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Lab Develops Pigments to Slow Discoloration

Friday, August 9, 2019

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Researchers based out of the U.S. Naval Research Laboratory recently developed a pigment package that addresses discoloring of the exterior coating on ships, slowing down the process. The coating has reportedly been released gradually into the fleet with positive results.

The pigment was developed to keep ships the required “haze gray” color for longer than other current coating options.

Pigment Development

According to the NRL, some ships have begun to discolor as soon as 18 months. Contemporary coatings can also fade to different hues, which ends in splotchy results and overall uneven results if there are any touch-ups or repairs later.

“We had a good idea on how to solve the issue, and we leveled the playing field by providing the pigment combination to all companies at the same time,” said Erick Iezzi, who serves as a senior research chemist for the Center for Corrosion Science and Engineering at the NRL.

U.S. Naval Research Laboratory

Researchers based out of the U.S. Naval Research Laboratory recently developed a pigment package that addresses discoloring of the exterior coating on ships, slowing down the process. The coating has reportedly been released gradually into the fleet with positive results.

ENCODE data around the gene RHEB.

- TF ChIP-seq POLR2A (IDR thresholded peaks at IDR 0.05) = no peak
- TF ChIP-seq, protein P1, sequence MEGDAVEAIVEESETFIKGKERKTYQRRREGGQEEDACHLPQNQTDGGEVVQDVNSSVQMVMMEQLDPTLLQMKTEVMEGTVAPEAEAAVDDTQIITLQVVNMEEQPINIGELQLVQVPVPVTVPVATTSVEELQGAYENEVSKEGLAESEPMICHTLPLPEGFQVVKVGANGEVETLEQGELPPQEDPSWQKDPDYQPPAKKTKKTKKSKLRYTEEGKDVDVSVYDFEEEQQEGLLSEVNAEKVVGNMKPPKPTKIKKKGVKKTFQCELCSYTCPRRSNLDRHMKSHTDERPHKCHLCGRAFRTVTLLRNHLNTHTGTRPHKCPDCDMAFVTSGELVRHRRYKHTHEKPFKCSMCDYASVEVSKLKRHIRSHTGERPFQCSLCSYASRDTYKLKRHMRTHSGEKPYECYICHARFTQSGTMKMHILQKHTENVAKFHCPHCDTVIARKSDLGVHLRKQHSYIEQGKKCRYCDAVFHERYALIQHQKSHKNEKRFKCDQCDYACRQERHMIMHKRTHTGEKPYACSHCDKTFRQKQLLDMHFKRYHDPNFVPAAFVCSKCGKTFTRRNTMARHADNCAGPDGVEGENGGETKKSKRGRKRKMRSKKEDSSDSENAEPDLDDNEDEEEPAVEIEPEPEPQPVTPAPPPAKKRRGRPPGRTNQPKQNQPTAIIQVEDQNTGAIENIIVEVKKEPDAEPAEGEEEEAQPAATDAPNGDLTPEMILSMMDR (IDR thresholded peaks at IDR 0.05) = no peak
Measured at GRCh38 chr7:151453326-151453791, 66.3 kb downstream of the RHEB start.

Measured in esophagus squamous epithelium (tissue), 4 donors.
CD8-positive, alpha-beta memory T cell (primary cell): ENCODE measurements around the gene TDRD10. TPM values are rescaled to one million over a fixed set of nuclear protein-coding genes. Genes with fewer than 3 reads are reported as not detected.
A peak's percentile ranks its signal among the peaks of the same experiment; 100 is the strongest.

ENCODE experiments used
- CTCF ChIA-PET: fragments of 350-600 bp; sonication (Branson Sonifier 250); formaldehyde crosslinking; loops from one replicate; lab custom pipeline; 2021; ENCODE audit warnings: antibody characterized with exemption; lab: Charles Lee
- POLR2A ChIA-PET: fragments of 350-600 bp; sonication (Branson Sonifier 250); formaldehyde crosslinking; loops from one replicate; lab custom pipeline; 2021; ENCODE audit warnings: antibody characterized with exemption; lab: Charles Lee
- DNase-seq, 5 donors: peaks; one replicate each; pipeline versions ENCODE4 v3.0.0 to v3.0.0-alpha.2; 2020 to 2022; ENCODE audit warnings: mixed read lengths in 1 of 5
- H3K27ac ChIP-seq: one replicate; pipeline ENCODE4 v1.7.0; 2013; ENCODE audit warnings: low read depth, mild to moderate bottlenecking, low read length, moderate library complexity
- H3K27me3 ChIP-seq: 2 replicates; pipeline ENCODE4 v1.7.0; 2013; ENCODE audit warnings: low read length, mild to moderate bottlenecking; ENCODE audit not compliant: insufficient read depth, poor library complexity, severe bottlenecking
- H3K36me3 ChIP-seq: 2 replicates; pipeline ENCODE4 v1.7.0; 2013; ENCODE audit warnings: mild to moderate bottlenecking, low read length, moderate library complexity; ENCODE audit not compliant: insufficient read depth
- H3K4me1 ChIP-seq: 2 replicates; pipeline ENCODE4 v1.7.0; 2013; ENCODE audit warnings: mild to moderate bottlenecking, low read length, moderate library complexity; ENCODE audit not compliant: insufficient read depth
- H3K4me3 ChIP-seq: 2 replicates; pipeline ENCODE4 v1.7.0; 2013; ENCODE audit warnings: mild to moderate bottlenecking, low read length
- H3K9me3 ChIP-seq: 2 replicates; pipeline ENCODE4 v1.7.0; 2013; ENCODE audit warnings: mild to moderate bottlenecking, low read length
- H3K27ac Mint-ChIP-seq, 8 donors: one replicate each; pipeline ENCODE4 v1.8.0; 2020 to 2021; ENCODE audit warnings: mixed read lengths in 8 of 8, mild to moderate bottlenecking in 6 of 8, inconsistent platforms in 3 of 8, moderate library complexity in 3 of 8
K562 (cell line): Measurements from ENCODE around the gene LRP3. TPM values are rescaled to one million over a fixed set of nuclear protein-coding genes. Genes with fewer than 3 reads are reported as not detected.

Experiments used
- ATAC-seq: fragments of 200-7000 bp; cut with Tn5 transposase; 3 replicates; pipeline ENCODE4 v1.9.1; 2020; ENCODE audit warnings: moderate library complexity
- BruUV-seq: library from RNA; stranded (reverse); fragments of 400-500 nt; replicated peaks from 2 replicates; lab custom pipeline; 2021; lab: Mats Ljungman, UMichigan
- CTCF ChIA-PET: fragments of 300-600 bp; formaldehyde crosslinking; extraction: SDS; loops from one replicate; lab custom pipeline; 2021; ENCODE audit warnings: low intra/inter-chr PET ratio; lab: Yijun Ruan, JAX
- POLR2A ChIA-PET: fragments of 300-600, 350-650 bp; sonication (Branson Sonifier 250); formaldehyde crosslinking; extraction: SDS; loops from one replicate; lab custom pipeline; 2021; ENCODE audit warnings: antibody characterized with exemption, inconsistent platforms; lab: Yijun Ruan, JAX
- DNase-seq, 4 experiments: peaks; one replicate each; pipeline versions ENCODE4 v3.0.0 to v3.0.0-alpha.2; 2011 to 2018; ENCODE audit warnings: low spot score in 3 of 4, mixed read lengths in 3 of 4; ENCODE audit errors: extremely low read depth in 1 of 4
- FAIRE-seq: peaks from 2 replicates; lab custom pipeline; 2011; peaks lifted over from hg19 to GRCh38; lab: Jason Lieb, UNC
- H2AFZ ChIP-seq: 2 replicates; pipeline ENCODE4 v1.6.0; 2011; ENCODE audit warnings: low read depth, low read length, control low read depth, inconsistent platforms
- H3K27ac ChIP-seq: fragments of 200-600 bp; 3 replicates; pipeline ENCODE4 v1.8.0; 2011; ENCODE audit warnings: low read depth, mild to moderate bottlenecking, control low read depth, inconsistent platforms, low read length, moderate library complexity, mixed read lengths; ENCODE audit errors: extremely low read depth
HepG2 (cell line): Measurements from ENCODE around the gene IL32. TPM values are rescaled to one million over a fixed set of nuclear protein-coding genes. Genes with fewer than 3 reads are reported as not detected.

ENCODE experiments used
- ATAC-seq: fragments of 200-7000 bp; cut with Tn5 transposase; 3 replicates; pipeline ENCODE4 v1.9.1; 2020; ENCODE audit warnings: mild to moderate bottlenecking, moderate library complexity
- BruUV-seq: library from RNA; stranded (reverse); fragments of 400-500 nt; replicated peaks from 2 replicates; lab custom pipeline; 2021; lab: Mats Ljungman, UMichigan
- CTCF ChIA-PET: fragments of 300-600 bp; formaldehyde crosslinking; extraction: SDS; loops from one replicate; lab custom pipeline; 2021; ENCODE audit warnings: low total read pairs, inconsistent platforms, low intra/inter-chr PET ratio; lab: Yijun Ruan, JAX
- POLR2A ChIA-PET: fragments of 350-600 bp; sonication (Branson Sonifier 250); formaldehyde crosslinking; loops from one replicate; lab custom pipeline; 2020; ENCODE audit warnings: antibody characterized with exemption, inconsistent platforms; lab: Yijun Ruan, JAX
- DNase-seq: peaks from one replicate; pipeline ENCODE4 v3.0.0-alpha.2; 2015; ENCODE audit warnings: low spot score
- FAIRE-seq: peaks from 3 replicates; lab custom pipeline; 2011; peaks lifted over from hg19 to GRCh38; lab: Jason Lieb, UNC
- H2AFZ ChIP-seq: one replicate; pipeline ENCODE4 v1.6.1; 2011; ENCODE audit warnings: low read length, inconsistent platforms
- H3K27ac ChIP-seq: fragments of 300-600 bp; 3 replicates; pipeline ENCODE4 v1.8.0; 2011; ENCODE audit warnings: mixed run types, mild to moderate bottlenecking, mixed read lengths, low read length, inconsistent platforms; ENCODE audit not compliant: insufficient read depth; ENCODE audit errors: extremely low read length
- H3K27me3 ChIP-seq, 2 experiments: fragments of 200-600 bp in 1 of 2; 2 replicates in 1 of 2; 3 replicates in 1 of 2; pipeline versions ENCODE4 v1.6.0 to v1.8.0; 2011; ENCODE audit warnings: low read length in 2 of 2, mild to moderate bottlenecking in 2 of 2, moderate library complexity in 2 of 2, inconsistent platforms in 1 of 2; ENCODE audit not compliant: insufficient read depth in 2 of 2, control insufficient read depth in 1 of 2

From 2012-13, Iezzi, working with a team of other researchers, developed five new pigment combinations. Testing included investigation into color stability, solar reflectance and other coating properties. Testing was conducted at NRL’s Key West facility for both atmospheric exposure performance and accelerated weathering.

Results indicated that coatings with the new pigments had reportedly good color stability, were five times harder than silicone alkyd and had both improved gloss retention and chemical resistance, along with providing better barrier properties. Once all combinations were tested, the finalist was provided to coating manufacturers to commence integration in 2015.

“It was motivating to know that several companies were willing to lean on our expertise to provide a new technology that would produce the best product for the Navy,” lezzi said.

Recently, The Sherwin-Williams Company was one of the recipients of an award from SSPC: The Society for Protective Coatings for work on the USS George Washington, which included using the pigment in a topcoat paint for the overhaul project. The NRL is currently working in collaboration with Naval Sea Systems Command, Naval Systems Engineering Directorate and Ship Integrity & Performance Engineering to move the pigments into a military specification.  

   

Tagged categories: Coating Materials; Coating Materials; NA; North America; Pigments; Research and development; Ships and vessels; U.S. Naval Research Lab

Comment from Jeffrey Bogran, (8/9/2019, 8:30 PM)

I thought the move was to polysiloxanes to improve stability and length of color fast.


Comment from Gordon Kuljian, (8/14/2019, 12:02 PM)

Jeff, the improved pigment package is incorporated in the 1-K and 2-K polysiloxanes that are Military Specification-qualified.


Comment from Daniel Grossmann, (8/19/2019, 5:52 PM)

Gordon, out of curiosity, how many colored pigments are used in the new match?


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